Woolly Mammoths Still Existed When the Great Pyramids Were Being Built
Woolly mammoths, such as Manny from the Ice Age animated movie franchise, flourished during the Pleistocene epoch. The now extinct pachyderms were roughly the size of modern African elephants, with males reaching shoulder heights greater than 11 feet, and weighing in at around 6 tons. Females reached nearly 10 feet at the shoulder, weighed around 4 tons, and calved newborns that weighed around 200 pounds at birth.
The furry pachyderms are most commonly associated with the ice age. Their shaggy coats, comprised of outer layers of long guard hairs atop a shorter undercoat, made them well adapted to the harsh winter environments of that frozen epoch. Other evolutionary adaptations included short ears and tail, to minimize heat loss and frostbite. That enabled them to thrive in the Mammoth Steppe – the earth’s most extensive biome during the ice age, extending from Canada and across Eurasia to Spain, and from the Arctic Circle to China.
They are one of the better known extinct species to science. Paleontologists have not only discovered complete woolly mammoths fossils, but also recovered entire frozen carcasses in Alaska and Siberia. Some of those frozen finds were remarkably well preserved, despite the passage of thousands of years. That enabled scientists to not only recover woolly mammoth fur, skin, flesh, and stomach contents, but also woolly mammoth DNA. Today, scientists are busily reconstructing woolly mammoth DNA, and have already made great strides in that effort as of early 2018, with an eye towards de-extincting the species. It is quite likely that, within the lifetime of many or perhaps most people alive today, woolly mammoths will once again walk the earth.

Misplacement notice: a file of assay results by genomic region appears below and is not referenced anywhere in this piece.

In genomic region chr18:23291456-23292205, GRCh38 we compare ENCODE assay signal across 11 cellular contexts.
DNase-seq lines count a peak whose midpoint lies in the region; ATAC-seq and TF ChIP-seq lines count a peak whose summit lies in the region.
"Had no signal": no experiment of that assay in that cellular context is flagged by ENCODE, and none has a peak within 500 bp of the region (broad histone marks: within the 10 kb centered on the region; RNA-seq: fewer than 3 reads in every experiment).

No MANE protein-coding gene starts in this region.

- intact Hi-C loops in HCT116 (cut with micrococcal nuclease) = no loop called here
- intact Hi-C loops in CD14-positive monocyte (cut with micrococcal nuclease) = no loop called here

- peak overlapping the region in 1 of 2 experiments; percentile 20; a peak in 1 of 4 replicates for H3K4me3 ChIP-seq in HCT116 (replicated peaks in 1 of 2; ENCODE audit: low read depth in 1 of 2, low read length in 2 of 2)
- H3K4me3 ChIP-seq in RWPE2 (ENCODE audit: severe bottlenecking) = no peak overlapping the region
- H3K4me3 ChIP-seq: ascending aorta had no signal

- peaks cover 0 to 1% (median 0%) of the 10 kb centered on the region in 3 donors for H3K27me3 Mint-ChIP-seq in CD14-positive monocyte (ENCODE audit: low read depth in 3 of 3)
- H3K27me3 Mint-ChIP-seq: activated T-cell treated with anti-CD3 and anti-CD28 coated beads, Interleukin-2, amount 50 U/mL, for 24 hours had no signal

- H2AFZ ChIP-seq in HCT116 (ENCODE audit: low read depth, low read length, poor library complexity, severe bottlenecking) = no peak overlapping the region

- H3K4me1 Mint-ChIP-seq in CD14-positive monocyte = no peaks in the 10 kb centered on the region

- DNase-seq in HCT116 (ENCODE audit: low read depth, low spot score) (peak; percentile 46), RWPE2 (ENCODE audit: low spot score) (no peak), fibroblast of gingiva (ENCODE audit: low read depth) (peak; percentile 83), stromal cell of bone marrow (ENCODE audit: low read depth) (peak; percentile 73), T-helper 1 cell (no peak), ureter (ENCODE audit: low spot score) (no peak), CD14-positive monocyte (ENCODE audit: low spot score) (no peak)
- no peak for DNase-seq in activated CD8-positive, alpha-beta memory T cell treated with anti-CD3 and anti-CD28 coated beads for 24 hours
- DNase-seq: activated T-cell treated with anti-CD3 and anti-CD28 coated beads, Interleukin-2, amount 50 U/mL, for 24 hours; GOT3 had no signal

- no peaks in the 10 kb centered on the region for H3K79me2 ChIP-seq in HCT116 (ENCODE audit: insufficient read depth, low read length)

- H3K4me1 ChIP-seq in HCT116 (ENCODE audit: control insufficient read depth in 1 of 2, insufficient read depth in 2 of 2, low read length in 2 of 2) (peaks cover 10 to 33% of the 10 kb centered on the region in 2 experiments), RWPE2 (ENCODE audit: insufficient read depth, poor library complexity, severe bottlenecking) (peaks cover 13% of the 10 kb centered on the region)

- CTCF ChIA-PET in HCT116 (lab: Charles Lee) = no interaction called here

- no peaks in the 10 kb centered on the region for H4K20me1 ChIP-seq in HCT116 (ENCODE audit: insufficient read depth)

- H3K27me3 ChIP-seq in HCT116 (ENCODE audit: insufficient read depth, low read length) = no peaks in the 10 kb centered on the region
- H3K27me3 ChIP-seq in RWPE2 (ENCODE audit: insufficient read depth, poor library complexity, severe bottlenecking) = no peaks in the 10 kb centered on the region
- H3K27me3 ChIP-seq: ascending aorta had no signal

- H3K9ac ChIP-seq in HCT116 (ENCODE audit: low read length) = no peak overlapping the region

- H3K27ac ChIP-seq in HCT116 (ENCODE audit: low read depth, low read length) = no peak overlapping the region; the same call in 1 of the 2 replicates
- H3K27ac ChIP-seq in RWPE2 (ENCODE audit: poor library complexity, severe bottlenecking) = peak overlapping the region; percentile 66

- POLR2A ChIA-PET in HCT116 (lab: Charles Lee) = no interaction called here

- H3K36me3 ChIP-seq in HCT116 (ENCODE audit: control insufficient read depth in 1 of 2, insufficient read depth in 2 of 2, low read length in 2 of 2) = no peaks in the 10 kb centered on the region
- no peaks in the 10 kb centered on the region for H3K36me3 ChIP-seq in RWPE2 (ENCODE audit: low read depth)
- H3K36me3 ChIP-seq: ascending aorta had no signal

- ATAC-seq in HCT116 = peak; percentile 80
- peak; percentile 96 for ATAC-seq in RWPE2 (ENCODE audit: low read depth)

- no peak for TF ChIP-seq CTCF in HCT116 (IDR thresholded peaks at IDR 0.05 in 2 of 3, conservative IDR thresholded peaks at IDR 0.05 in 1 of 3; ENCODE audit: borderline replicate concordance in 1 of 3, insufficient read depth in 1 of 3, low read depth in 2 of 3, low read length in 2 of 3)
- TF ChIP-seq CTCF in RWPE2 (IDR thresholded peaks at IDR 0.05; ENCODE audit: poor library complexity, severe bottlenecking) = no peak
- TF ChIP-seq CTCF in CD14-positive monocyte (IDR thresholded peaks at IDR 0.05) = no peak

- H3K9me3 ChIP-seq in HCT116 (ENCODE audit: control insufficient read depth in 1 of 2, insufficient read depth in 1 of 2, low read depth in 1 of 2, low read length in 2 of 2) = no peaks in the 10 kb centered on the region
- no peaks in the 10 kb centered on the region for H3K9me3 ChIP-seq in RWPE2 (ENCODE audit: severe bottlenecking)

But when, actually, did woolly mammoths go extinct? The last ice age ended about twelve thousand years ago, circa 9700 BC. It is widely assumed that woolly mammoths must have gone extinct sometime around then, if not sooner. However, contrary to popular perceptions, woolly mammoths did not vanish that far back. While no man ever saw a live dinosaur, mankind and its hominid ancestors did share the planet with woolly mammoths for hundreds of thousands of years. Woolly mammoths, in fact, were still around while the Ancient Egyptians were busy building the Great Pyramids.
Most woolly mammoths were hunted by humans into extinction and disappeared from the continental mainland of Eurasia and North America between 14,000 and 10,000 years ago. The last mainland population, in the Kyttyk Peninsula in Siberia, vanished about 9650 years ago. However, small populations survived in offshore islands, such as Saint Paul Island in Alaska, where woolly mammoths existed until 5600 years ago. The last known population survived in Wrangel Island, in the Arctic Ocean, until 4000 years ago, or roughly 2000 BC. That was well into the era of human civilization and recorded human history, and centuries after the Great Pyramids of Giza, whose construction concluded around 2560 BC, had been built.